LinkedIn Corp. (LNKD), owner of the world’s most popular professional-networking website, was sued by customers who claim the company appropriated their identities for marketing purposes by hacking into their external e-mail accounts and downloading contacts’ addresses.
The customers, who aim to lead a group suit against LinkedIn, asked a federal judge in San Jose, California, to bar the company from repeating the alleged violations and to force it to return any revenue stemming from its use of their identities to promote the site to non-members, according to a court filing.
“LinkedIn’s own website contains hundreds of complaints regarding this practice,” they said in the complaint filed Sept. 17, which also seeks unspecified damages.
LinkedIn claims to have the largest online professional network with more than 238 million members, including executives from every Fortune 500 company. Chief Executive Officer Jeff Weiner is quoted in the complaint as saying on a second-quarter earnings call, “This strong membership growth is due in large part to new growth optimization efforts.”
LinkedIn fell 2.1 percent yesterday in New York Stock Exchange trading to close at $243.90.
Doug Madey, a spokesman for Mountain View, California-based LinkedIn, said the lawsuit is without merit and the company will fight it.
“LinkedIn is committed to putting our members first, which includes being transparent about how we protect and utilize our members’ data,” he said yesterday in an e-mail.
LinkedIn required the members to provide an external e-mail address as their username on its site, then used the information to access their external e-mail accounts when they were left open, according to the complaint.
“LinkedIn pretends to be that user and downloads the e-mail addresses contained anywhere in that account to LinkedIn’s servers,” they said. “LinkedIn is able to download these addresses without requesting the password for the external e-mail accounts or obtaining users’ consent.”
In a post today on the LinkedIn blog, Blake Lawit, the company’s senior director of litigation, said the allegation that LinkedIn breaks into the e-mail accounts of members who choose to upload their address books to the site is not true.
The company doesn’t access customers’ e-mail accounts without their permission, he said. Nor does LinkedIn “pretend” to be a customer to gain access to the user’s e-mail account, he said.
“We never send messages or invitations to join LinkedIn on your behalf to anyone unless you have given us permission to do so,” Lawit wrote.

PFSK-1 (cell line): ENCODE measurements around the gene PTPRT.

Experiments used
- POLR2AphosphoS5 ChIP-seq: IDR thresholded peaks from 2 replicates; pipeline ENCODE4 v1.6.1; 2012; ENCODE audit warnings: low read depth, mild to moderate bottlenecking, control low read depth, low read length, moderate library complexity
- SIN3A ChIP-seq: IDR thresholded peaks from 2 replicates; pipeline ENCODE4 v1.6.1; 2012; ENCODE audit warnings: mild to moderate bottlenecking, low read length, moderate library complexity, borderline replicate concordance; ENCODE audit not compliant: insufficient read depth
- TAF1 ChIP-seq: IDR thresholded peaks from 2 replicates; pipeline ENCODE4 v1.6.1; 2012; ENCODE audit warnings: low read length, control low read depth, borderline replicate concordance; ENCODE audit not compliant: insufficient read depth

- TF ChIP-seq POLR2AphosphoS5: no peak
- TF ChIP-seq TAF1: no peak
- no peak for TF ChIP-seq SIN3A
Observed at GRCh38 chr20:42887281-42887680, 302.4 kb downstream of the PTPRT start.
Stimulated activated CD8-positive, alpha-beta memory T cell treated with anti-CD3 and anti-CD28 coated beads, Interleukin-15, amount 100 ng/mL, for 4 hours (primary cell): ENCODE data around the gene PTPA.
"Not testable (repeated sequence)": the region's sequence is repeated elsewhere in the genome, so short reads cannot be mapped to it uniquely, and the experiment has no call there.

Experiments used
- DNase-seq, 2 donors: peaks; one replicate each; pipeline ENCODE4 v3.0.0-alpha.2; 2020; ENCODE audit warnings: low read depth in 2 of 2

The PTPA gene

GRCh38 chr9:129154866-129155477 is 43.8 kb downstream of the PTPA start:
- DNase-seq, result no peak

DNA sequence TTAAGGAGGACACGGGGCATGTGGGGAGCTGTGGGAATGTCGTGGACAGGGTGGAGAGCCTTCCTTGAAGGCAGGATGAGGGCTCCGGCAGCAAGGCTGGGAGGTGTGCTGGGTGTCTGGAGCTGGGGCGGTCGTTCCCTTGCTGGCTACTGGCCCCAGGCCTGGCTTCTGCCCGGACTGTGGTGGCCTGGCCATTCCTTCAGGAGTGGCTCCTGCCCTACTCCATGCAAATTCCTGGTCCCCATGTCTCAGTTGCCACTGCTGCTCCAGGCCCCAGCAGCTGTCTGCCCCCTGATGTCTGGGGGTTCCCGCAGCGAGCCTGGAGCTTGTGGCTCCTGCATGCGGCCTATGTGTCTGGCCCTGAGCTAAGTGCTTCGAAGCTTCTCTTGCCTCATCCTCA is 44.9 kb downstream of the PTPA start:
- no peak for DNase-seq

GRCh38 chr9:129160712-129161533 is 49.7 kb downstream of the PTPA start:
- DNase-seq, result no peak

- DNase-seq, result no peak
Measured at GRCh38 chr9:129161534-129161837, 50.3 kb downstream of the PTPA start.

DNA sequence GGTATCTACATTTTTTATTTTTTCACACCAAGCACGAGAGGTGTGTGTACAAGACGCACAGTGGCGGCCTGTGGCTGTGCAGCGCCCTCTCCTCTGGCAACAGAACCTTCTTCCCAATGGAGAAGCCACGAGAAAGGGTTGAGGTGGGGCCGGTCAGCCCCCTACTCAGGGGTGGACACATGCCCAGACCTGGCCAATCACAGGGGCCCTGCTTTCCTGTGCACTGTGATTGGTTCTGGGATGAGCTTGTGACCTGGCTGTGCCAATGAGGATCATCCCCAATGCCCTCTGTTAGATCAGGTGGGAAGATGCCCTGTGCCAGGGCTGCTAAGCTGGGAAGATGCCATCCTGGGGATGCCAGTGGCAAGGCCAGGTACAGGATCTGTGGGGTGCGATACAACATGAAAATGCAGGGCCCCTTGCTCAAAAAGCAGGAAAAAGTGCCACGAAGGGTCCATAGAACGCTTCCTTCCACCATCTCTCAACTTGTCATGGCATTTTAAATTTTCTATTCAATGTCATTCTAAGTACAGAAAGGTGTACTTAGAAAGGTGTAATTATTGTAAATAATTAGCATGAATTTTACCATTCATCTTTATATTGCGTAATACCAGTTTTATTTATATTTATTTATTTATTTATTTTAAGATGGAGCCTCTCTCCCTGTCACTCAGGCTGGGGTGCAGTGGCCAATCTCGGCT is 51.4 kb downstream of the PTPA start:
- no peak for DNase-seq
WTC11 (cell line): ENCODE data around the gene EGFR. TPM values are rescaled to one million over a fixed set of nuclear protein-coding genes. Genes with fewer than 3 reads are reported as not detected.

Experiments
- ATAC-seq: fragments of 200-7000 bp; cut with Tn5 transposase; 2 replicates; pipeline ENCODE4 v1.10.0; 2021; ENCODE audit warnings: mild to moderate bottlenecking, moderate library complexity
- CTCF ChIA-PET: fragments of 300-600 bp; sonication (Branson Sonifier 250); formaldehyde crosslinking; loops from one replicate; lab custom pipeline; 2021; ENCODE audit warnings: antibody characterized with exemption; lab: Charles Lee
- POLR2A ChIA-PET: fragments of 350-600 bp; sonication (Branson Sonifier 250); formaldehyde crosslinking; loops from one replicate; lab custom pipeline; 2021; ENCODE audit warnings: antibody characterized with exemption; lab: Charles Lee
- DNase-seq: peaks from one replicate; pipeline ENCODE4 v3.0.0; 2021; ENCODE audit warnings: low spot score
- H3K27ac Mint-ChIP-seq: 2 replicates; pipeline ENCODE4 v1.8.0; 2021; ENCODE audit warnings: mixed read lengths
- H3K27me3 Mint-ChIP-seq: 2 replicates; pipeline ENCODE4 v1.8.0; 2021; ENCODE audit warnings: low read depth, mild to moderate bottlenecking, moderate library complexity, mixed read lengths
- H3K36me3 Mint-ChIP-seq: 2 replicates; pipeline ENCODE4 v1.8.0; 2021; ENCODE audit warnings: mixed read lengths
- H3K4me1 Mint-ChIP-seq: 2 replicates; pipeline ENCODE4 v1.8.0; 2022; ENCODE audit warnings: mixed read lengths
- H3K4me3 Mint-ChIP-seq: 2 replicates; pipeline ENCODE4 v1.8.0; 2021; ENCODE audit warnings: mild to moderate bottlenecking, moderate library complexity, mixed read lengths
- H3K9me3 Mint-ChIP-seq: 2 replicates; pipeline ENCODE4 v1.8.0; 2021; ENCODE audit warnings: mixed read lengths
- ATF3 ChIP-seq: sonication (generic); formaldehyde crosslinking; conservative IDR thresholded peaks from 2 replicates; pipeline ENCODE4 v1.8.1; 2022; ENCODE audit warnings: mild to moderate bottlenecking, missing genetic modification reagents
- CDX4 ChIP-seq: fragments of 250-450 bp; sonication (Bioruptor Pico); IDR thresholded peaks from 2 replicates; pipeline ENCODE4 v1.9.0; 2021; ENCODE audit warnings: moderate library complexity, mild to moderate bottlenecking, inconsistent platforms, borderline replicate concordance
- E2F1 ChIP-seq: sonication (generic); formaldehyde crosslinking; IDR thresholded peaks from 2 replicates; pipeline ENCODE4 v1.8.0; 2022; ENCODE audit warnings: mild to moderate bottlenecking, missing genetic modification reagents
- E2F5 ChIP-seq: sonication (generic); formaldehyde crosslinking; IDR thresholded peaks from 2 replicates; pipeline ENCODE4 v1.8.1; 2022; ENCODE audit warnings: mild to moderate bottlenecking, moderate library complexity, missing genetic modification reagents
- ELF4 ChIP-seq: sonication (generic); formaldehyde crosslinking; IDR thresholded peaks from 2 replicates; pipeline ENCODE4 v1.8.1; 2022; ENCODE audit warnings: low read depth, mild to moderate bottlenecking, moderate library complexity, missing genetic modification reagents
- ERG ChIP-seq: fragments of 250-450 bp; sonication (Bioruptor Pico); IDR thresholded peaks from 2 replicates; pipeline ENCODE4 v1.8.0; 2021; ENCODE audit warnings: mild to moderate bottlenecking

LinkedIn software engineer Brian Guan described his role on the company’s website as “devising hack schemes to make lots of $$$ with Java, Groovy and cunning at Team Money!” according to the complaint. Java is a programming language and computing platform released by Sun Microsystems in 1995. Groovy is a another language for the Java platform.
Guan left the company in May 2012, Shannon Stubo, a LinkedIn spokeswoman, said today in an e-mail.
The customers blamed the use of their contacts on LinkedIn’s strategy, which they quoted from a regulatory filing, to “pursue initiatives that promote the viral growth of our member base,” according to the complaint.
In an e-mail to Bloomberg yesterday, Deborah Lagutaris, whose LinkedIn profile describes her as a tax preparer, real estate broker and former law clerk, said LinkedIn contacted more than 3,000 people in her name, including those copied in on her e-mail messages.
“This means that not only direct e-mail contacts but peripherals as well,” were used, she said. “I contacted LinkedIn and they said, ‘Oh, you can remove all those invitations from your account manually. We don’t know what happened.’”
Instead, she said she added a disclaimer to her LinkedIn page saying she hadn’t sent the invitations.
Jeffrey Barr of Livingston, New Jersey, said in an e-mail that he estimated LinkedIn used as many as 200 names and e-mail addresses of his contacts, inviting them to connect with him on the site.
“Some of the people I hadn’t talked to in five to 10 years, including several old girlfriends I had forgotten to delete,” he said.
LinkedIn told him he hadn’t unchecked a default setting allowing it to use the e-mails, he said.
According the complaint, it was part of LinkedIn’s growth initiative also to send multiple e-mails endorsing its products, services, and brand to potential new users, following up with additional messages to people who didn’t sign on.
The existing users have no way to stop the process, the plaintiffs said.
“These ‘endorsement e-mails’ are sent to e-mail addresses taken from LinkedIn users’ external e-mail accounts including the addresses of spouses, clients, opposing counsel, etc.,” according to the complaint.
The actions were taken even though LinkedIn assures its users when they log in, “We will not e-mail anyone without your permission,” the plaintiffs said.
“LinkedIn’s appropriation of e-mail addresses to send multiple reminder e-mails promoting its service is motivated by monetary gain,” they said.
The case is Perkins v. LinkedIn Corp., 13-cv-04303, U.S. District Court, Northern District of California (San Jose).
To contact the reporter on this story: Linda Sandler in New York at email@example.com